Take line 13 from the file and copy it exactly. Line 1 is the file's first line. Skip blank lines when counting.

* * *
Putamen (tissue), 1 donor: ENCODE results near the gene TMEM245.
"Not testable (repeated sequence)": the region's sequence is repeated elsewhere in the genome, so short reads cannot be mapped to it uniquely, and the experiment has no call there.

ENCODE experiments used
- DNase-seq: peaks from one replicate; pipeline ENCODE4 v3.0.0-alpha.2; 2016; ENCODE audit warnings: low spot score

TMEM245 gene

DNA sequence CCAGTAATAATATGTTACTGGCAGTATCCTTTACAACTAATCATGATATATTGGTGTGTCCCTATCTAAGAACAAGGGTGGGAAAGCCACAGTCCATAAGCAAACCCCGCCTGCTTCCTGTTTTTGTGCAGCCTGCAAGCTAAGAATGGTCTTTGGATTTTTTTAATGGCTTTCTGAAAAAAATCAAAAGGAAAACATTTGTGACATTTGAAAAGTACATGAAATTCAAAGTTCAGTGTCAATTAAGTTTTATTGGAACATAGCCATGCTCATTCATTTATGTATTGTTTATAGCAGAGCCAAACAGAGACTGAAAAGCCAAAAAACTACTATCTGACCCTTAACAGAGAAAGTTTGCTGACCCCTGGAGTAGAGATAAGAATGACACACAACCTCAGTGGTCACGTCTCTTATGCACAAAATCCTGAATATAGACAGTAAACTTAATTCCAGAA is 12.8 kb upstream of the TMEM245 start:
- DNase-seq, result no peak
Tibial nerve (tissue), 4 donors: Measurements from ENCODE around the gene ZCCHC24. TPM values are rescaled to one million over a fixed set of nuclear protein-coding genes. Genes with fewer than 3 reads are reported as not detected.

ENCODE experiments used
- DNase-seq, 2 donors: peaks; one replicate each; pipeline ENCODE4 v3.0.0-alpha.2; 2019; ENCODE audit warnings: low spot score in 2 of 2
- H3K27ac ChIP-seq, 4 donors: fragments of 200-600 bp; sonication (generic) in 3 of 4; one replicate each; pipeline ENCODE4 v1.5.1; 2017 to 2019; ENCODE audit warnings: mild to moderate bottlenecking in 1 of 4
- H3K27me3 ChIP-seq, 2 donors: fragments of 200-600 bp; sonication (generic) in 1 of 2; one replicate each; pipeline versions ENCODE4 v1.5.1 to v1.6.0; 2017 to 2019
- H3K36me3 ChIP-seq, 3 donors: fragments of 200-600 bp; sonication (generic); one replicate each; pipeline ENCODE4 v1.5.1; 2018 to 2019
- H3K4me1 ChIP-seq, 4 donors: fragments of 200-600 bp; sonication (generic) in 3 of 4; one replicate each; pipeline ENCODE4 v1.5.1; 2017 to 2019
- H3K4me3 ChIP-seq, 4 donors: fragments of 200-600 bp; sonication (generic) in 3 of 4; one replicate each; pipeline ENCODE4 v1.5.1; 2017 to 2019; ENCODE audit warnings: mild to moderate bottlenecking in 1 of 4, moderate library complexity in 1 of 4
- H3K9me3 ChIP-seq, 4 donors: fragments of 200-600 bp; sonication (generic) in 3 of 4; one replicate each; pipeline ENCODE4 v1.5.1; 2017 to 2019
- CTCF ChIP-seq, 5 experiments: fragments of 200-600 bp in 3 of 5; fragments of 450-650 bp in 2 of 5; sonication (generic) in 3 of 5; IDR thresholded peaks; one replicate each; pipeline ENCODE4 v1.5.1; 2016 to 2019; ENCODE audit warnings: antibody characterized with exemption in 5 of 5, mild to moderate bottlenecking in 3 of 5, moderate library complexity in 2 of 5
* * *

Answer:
- H3K36me3 ChIP-seq, 3 donors: fragments of 200-600 bp; sonication (generic); one replicate each; pipeline ENCODE4 v1.5.1; 2018 to 2019